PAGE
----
Dr. Christian Bermudez: A world-renowned cardiologist in the City of Brotherly Love
Originally from Chile, Dr. Bermudez heads a department at the University of Pennsylvania that is a world leader in transplantation.
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For Dr. Christian Bermudez, the path to a career in medicine seemed natural from an early age.
Born to two Chilean doctors training in Washington, D.C., Bermudez grew up in an environment where he heard the medical jargon found in laboratories and operating rooms within his own kitchen and living room.
The young Bermudez also found himself inspired by the benefits his parents’ work created for their home city of Concepción, Chile.
“I saw since I was a young kid, the impact that they had on the local community,” he said.
His dad was a cardiologist on the cutting edge of Chile’s heart research and care, opening southern Chile’s first Intensive Care Unit for cardiology in Concepción, and his mom was an immunologist.
Despite their decorated medical careers, Bermudez said they never pressured him to follow in their footsteps.
Instead, what Bermudez learned from them was work ethic.
“My father was a very methodical man,” he said. “He would wake up every morning and go out at the same time every day and go to study for an hour before receiving patients.”
That process translated to Bermudez’s school work, and he was the top of his high school’s graduating class.
It left the then-16-year-old a choice between further study in law or medicine.
“I thought I could make a better contribution as a doctor,” he said.
In the footsteps of his father, Bermudez decided to become a cardiologist.
He started his training at home in Concepción, but moved north to Santiago for his surgeon residency.
After six years in Santiago, Bermudez made the jump to the U.S., accepting a fellowship at the Mayo Clinic in Rochester, Minnesota.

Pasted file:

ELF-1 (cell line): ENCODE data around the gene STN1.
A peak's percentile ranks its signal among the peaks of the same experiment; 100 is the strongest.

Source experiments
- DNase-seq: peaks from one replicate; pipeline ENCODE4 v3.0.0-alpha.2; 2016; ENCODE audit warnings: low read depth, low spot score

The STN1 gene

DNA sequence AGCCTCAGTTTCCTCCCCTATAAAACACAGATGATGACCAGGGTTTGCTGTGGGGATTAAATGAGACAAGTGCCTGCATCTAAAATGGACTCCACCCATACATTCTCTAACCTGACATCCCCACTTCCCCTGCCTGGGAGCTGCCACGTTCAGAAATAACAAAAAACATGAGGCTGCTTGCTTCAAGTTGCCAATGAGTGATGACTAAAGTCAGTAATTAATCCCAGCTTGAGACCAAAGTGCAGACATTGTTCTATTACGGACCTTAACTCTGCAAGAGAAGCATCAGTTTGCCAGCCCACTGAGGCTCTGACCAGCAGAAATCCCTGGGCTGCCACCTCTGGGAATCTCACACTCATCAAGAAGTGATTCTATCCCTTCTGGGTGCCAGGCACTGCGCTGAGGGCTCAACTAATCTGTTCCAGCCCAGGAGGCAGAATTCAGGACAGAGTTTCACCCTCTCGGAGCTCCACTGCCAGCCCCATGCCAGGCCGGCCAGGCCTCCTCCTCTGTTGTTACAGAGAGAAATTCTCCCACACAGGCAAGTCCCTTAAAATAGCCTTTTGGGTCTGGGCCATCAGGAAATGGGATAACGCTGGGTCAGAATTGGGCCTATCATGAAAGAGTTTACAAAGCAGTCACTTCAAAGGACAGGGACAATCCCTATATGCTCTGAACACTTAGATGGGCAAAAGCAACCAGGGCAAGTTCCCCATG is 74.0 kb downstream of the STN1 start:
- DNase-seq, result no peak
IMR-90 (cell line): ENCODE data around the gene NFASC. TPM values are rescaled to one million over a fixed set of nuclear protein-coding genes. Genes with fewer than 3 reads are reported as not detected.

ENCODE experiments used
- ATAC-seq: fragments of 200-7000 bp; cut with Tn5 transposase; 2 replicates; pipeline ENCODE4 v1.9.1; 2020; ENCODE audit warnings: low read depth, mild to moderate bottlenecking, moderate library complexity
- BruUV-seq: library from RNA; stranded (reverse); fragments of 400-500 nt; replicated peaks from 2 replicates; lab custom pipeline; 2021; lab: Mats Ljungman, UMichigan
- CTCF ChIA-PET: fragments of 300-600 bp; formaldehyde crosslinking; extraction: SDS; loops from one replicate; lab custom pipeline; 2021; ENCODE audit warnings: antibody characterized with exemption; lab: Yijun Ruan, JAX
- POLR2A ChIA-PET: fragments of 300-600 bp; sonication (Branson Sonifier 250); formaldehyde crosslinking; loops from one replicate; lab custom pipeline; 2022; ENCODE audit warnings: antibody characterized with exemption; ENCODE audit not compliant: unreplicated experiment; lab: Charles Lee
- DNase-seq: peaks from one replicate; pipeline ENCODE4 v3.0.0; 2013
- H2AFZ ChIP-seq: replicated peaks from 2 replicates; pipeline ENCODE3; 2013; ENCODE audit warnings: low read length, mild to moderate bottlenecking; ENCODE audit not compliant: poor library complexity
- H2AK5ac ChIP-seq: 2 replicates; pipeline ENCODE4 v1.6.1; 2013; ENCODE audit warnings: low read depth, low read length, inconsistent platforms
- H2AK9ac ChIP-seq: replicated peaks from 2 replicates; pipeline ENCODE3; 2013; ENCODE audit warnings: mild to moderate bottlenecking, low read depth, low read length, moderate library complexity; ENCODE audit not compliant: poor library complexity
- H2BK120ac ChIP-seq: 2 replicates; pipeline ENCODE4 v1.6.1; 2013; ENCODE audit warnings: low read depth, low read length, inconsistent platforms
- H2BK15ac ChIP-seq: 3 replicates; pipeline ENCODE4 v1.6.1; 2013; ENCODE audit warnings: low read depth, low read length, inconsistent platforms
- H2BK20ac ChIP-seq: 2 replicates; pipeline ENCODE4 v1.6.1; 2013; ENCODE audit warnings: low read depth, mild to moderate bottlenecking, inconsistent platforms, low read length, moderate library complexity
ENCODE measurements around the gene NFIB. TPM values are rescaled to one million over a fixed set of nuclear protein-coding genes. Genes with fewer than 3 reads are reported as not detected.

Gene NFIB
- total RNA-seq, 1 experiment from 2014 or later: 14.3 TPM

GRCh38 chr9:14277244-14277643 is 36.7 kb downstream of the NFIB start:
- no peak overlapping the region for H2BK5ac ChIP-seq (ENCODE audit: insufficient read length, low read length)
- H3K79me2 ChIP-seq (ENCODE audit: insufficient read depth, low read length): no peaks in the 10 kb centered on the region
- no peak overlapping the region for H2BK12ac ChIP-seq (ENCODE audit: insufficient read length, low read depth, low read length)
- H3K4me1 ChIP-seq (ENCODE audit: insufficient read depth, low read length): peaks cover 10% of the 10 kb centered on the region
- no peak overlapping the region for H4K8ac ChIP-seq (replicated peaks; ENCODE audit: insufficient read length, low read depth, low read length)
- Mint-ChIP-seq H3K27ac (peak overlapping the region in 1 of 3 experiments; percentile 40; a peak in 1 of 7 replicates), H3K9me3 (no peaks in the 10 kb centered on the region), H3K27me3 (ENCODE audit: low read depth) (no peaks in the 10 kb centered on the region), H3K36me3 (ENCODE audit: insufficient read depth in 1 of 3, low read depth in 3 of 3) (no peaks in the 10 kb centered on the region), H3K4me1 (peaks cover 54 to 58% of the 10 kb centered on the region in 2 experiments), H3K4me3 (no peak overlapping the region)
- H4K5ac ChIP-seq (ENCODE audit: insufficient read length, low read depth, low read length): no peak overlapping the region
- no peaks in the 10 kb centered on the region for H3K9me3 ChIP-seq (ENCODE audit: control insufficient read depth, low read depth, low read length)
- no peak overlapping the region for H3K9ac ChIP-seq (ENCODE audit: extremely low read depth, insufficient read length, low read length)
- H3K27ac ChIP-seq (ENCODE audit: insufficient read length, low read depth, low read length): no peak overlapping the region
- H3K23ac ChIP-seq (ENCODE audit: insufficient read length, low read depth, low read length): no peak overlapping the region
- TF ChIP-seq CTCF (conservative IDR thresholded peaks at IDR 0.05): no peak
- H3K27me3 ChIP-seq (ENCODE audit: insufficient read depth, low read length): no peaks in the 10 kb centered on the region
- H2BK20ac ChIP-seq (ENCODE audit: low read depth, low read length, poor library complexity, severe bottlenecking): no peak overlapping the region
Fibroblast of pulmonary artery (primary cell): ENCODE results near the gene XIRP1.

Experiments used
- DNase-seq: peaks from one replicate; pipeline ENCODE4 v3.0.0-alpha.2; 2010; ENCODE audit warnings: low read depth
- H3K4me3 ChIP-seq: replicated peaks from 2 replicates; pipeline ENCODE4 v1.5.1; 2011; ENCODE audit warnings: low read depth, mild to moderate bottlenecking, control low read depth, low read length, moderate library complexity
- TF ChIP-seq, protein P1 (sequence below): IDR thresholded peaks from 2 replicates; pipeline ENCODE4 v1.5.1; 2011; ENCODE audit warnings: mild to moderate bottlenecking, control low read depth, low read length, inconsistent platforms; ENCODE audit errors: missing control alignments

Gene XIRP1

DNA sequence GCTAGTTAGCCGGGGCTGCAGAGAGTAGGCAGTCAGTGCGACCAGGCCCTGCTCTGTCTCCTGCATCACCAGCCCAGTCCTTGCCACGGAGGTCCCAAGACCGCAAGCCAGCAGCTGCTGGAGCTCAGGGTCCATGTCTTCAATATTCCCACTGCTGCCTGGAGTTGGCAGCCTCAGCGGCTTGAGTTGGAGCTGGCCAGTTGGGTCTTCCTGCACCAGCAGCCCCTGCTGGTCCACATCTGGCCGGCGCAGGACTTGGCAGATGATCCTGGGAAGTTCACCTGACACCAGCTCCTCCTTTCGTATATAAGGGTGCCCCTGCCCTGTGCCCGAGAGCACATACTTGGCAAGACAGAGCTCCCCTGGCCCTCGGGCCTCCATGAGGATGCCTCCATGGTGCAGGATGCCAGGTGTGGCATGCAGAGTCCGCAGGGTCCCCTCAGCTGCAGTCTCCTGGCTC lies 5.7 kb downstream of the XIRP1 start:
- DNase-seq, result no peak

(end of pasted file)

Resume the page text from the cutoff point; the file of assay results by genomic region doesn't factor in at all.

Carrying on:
At the time, he had finished some of his cardiac surgery training, but wanted to learn about some of the cutting edge techniques.
Not only that, but the Mayo Clinic was also where some of the first cardiac surgeries took place.
“That history was immediately fascinating to me,” said Bermudez.
In addition to the rich history, he also found a rare Latino mentor in Dr. Francisco Puga, a Mexican and cardiologist at the Mayo Clinic.
While the Mayo Clinic offered an important history and mentorship, Bermudez’s next stop at the University of Pittsburgh showed him the importance of innovation.
When he got to Pitt, it was one of the nation’s leading centers for heart, lung and liver transplants.
From Pittsburgh and with transplantation as his specialty, Bermudez moved across Pennsylvania to the UPenn to become Director of Thoracic Transplantation and the Surgical Director of Lung Transplantation and ECMO.
In that position, UPenn has become a world leader in both types of transplantation — something Bermudez says is his proudest achievement.
His advice for other Latinos pursuing careers in medicine? Prepare to work hard and prepare to sacrifice.
“It really doesn’t matter where you come from, it’s what you make of it,” said Bermudez.